How are these 'legacy' sports meant to develop and gain public exposure if the media, especially the supposedly 'Olympic Broadcaster' doesn't give them adaquate support?

    You may have guessed that handball is my sport, having played it in GB and in other European countries, but other smaller but developing sports are facing the same problem.

    Take Water Polo for example, I have seen absolutly no coverage at all for this great sport.
    Even in Basketball which although it has had relatively more coverage, it has mostly focussed on one star player, Luol Deng, and has had next to no coverage of the domestic game which we need to focus on if we are to attract new people to the sport in this country or encourage kids to play the game not just while at school but into adulthood in community teams.

    I firmly believe that while London will gain some great sports facilities and have a great party next year, the real measure of the legacy of these games will be in increasing the numbers of people actively involved in sports through all age ranges and that if these legacy sports are developed poperly, multi-sports clubs, which are common accross Europe, could eventualy play a huge part in providing a positive focus for young people accross the country and help rebuilding a sense of community that seems to be lacking in modern British life.

    I am not saying that minority sports will solve all the problems of society but there is a huge amount of potential, however smaller sports in particular will have great difficulty in developing and providing this sort of legacy if there is a serious lack of support in the mainstream media and being the 'Olympic Broadcaster', the BBC has it's part to play and from what I have seen so far there is much room for improvement.

  • Comment number 4.

    Is it possible that the Olympic History series will be released on DVD?

  • Comment number 5.

    In reverse order:

    @Douglas Harrison - not sure, but we'll give plenty of notice ahead of transmission.

    @Qaaqaaq80 - you may not have seen a post by my colleague Claire Stocks over on the Sport Editors' Blog a few weeks back, but it gave a flavour of our coverage: - and I'm sure there'll be updates soon. By the way, I'm hoping to go to the handball test event so that will be a new experience and I'm looking forward to it.

    @jcb336 - many thanks.

    @Fedster - we're working very closely together on the Olympics across tv, radio and online as well as across the different BBC genres. Of course, there's sometimes rivalry between different teams - which is ok as long as it's friendly, and it does sometimes help make the output better. But on a project as big as this collaboration is the main thing.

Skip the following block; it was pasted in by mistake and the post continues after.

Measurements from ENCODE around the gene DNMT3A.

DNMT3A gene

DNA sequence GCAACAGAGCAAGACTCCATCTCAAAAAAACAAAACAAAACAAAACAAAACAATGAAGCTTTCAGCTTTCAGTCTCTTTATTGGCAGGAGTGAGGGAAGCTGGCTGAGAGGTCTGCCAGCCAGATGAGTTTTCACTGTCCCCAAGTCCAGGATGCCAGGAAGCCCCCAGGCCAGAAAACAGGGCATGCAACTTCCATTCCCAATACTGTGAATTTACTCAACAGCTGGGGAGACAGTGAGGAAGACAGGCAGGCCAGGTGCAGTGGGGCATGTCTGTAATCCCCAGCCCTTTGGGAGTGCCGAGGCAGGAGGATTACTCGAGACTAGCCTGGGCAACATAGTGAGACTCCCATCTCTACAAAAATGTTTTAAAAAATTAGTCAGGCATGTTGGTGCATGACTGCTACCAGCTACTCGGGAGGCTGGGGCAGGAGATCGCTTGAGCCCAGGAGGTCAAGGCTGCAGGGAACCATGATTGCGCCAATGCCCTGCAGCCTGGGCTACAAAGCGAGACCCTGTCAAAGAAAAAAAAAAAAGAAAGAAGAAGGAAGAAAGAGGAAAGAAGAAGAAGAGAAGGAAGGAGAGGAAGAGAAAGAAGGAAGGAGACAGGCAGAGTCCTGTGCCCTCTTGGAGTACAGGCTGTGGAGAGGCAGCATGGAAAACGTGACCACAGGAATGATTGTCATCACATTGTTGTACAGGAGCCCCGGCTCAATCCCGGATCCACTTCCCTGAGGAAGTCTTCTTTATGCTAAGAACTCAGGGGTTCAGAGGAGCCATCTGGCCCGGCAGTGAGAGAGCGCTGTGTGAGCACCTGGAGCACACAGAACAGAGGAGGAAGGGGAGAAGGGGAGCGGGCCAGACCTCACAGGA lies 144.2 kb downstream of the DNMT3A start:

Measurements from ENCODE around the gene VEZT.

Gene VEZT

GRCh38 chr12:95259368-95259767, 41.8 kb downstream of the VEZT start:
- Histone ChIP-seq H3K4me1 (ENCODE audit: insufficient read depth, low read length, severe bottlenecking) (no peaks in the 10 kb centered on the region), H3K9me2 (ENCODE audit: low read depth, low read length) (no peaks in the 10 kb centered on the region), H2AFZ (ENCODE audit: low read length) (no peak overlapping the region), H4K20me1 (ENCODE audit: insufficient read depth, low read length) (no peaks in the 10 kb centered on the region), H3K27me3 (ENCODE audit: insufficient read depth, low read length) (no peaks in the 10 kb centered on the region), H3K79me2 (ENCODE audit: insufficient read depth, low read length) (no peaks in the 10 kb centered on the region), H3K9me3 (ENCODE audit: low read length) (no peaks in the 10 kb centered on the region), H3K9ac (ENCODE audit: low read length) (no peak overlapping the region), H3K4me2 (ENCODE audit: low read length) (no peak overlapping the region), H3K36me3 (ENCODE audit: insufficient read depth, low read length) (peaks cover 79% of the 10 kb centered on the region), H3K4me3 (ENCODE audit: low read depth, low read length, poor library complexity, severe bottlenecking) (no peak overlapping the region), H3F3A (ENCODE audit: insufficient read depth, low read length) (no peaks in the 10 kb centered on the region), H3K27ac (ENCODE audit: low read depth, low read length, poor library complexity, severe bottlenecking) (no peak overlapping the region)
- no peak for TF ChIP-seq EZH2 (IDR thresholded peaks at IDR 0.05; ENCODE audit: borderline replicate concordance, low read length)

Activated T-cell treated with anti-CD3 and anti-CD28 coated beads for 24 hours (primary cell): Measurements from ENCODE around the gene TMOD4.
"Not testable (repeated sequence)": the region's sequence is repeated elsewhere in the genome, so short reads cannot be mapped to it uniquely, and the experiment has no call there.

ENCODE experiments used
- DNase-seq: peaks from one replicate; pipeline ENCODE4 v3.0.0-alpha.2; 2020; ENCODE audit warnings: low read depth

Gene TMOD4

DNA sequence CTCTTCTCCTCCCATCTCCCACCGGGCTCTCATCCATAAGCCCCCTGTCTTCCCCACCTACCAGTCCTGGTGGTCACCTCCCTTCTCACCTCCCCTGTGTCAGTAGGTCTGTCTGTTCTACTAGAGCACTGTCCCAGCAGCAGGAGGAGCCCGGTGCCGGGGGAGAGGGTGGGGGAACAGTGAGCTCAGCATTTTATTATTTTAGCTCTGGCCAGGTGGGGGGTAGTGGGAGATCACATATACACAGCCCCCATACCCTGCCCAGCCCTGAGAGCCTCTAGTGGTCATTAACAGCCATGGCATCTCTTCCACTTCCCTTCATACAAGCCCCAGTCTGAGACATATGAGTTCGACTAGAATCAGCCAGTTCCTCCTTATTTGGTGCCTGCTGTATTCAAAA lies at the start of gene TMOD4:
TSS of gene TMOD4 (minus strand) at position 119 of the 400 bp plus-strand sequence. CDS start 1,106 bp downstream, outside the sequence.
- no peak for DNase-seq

• Comment number 6.

    Intresting piece in the Guardian by BBC sport director Barbara Slater

    Critics have seen the transfer of sports staff shortly before the Olympics as one of the most dubious aspects of the controversial project.

    However, Slater told journalists at the MediaCity today: "We are better equipped to cover the games with BBC Sport located here."

    "The back engine, the fact this is HD, the fact this is tapeless absolutely are essential elements of the coverage of 2012," she said. "And without the ability to have an HD base, a tapeless base with the connectivity that will operate across this site, that would absolutely have been a handicap to the ambition we currently have for 2012."

    Nonetheless, a small planning team will be retained in London until the Olympics are over. "Those that are absolutely working 100% on the planning and preparation for the games are having a slightly later relocation. They will come after 2012."

    So far, more than 1,000 staff have started working at BBC North, and broadcasting of output of operations like Radio 5 Live is being transferred in stages.

    The BBC North director, Peter Salmon, poured scorn on recent suggestions in the press that the prospect of staff transfer is prompting a spate of divorces.

    "I've got no experience of it at all," he said. "I know quite a few relationships that have started to blossom."

    Naturally Roger and Barbara are singing from the same hym sheet, however Roger could you give any specfic figures regarding "a small planning team will be retained in London until the Olympics are over" is this from all BBC outlets?

  • Comment number 7.

    " bring live coverage of the Torch's journey round the UK as it connects a multitude of communities to the UK's Olympic story"

    Given the savage cuts now being implemented in broad BBC sports coverage the amount of money being spent on the Olympics by the BBC is truly appalling. Yes cover the Olympics but the sight of BBC Olympic staff wallowing in orgiastic delights at the level of coverage of costly and non-mainstream Olympics news and happenings is not pretty; even more so when what they are doing must share responsibility for swingeing reductions in ongoing mainstream sports coverage that can only reduce access for millions of viewers who look to the BBC for continuing quality coverage of all types.

    One day soon Barbara Slater and her ilk will be remembered not for any successes in one off coverage but for destroying BBC Sport's reputation for public service broadcasting. Nothing to be proud of there Roger and it is a sadness to see you at the heart of such destruction.

  • Comment number 8.